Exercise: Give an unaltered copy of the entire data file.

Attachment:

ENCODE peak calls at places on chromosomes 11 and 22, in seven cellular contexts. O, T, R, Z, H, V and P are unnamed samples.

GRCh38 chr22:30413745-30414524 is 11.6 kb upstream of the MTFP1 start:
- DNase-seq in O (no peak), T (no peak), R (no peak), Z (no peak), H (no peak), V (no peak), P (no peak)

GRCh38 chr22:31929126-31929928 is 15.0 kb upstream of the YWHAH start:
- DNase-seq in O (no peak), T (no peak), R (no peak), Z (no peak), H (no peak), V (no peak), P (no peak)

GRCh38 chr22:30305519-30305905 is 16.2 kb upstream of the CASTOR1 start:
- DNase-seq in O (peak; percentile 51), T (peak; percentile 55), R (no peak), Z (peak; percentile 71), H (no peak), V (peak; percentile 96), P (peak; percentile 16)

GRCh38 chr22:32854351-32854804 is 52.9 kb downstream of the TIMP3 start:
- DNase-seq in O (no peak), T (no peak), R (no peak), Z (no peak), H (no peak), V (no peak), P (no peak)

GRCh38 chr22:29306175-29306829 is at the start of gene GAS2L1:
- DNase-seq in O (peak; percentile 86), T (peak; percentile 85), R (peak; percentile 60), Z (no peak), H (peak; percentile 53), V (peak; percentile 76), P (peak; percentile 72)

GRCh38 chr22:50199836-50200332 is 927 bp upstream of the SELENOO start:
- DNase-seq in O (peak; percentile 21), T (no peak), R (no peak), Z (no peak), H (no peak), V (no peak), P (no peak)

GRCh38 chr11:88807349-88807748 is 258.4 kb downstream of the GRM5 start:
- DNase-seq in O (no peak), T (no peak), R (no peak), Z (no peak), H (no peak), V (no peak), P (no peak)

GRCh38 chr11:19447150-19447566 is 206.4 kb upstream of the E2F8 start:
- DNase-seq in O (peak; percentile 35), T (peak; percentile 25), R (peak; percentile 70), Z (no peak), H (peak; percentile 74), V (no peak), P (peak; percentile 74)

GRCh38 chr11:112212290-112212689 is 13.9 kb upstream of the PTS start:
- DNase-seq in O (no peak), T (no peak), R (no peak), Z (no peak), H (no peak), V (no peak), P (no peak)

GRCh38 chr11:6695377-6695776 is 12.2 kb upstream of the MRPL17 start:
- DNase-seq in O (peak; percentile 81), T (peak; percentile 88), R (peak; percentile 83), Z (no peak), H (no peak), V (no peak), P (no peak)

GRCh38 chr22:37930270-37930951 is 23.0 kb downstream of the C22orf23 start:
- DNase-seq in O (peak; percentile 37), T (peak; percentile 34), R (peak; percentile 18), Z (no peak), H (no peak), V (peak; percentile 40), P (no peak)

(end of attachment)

ENCODE peak calls at places on chromosomes 11 and 22, in seven cellular contexts. O, T, R, Z, H, V and P are unnamed samples.

GRCh38 chr22:30413745-30414524 is 11.6 kb upstream of the MTFP1 start:
- DNase-seq in O (no peak), T (no peak), R (no peak), Z (no peak), H (no peak), V (no peak), P (no peak)

GRCh38 chr22:31929126-31929928 is 15.0 kb upstream of the YWHAH start:
- DNase-seq in O (no peak), T (no peak), R (no peak), Z (no peak), H (no peak), V (no peak), P (no peak)

GRCh38 chr22:30305519-30305905 is 16.2 kb upstream of the CASTOR1 start:
- DNase-seq in O (peak; percentile 51), T (peak; percentile 55), R (no peak), Z (peak; percentile 71), H (no peak), V (peak; percentile 96), P (peak; percentile 16)

GRCh38 chr22:32854351-32854804 is 52.9 kb downstream of the TIMP3 start:
- DNase-seq in O (no peak), T (no peak), R (no peak), Z (no peak), H (no peak), V (no peak), P (no peak)

GRCh38 chr22:29306175-29306829 is at the start of gene GAS2L1:
- DNase-seq in O (peak; percentile 86), T (peak; percentile 85), R (peak; percentile 60), Z (no peak), H (peak; percentile 53), V (peak; percentile 76), P (peak; percentile 72)

GRCh38 chr22:50199836-50200332 is 927 bp upstream of the SELENOO start:
- DNase-seq in O (peak; percentile 21), T (no peak), R (no peak), Z (no peak), H (no peak), V (no peak), P (no peak)

GRCh38 chr11:88807349-88807748 is 258.4 kb downstream of the GRM5 start:
- DNase-seq in O (no peak), T (no peak), R (no peak), Z (no peak), H (no peak), V (no peak), P (no peak)

GRCh38 chr11:19447150-19447566 is 206.4 kb upstream of the E2F8 start:
- DNase-seq in O (peak; percentile 35), T (peak; percentile 25), R (peak; percentile 70), Z (no peak), H (peak; percentile 74), V (no peak), P (peak; percentile 74)

GRCh38 chr11:112212290-112212689 is 13.9 kb upstream of the PTS start:
- DNase-seq in O (no peak), T (no peak), R (no peak), Z (no peak), H (no peak), V (no peak), P (no peak)

GRCh38 chr11:6695377-6695776 is 12.2 kb upstream of the MRPL17 start:
- DNase-seq in O (peak; percentile 81), T (peak; percentile 88), R (peak; percentile 83), Z (no peak), H (no peak), V (no peak), P (no peak)

GRCh38 chr22:37930270-37930951 is 23.0 kb downstream of the C22orf23 start:
- DNase-seq in O (peak; percentile 37), T (peak; percentile 34), R (peak; percentile 18), Z (no peak), H (no peak), V (peak; percentile 40), P (no peak)